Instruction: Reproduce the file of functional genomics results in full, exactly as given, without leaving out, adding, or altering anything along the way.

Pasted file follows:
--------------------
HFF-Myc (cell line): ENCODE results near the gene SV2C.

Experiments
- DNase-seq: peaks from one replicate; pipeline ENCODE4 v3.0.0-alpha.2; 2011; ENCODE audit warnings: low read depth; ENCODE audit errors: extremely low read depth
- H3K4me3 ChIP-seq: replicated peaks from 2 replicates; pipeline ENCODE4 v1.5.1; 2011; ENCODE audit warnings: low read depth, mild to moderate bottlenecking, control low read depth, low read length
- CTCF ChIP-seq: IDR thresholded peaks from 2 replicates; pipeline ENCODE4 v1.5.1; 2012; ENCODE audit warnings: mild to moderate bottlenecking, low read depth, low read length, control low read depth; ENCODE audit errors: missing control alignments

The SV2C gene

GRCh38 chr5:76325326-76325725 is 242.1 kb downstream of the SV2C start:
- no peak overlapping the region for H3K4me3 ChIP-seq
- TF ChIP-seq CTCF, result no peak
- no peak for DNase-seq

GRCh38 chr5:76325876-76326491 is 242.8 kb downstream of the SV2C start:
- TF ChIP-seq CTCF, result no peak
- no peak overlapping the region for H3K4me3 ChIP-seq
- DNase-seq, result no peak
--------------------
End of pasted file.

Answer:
HFF-Myc (cell line): ENCODE results near the gene SV2C.

Experiments
- DNase-seq: peaks from one replicate; pipeline ENCODE4 v3.0.0-alpha.2; 2011; ENCODE audit warnings: low read depth; ENCODE audit errors: extremely low read depth
- H3K4me3 ChIP-seq: replicated peaks from 2 replicates; pipeline ENCODE4 v1.5.1; 2011; ENCODE audit warnings: low read depth, mild to moderate bottlenecking, control low read depth, low read length
- CTCF ChIP-seq: IDR thresholded peaks from 2 replicates; pipeline ENCODE4 v1.5.1; 2012; ENCODE audit warnings: mild to moderate bottlenecking, low read depth, low read length, control low read depth; ENCODE audit errors: missing control alignments

The SV2C gene

GRCh38 chr5:76325326-76325725 is 242.1 kb downstream of the SV2C start:
- no peak overlapping the region for H3K4me3 ChIP-seq
- TF ChIP-seq CTCF, result no peak
- no peak for DNase-seq

GRCh38 chr5:76325876-76326491 is 242.8 kb downstream of the SV2C start:
- TF ChIP-seq CTCF, result no peak
- no peak overlapping the region for H3K4me3 ChIP-seq
- DNase-seq, result no peak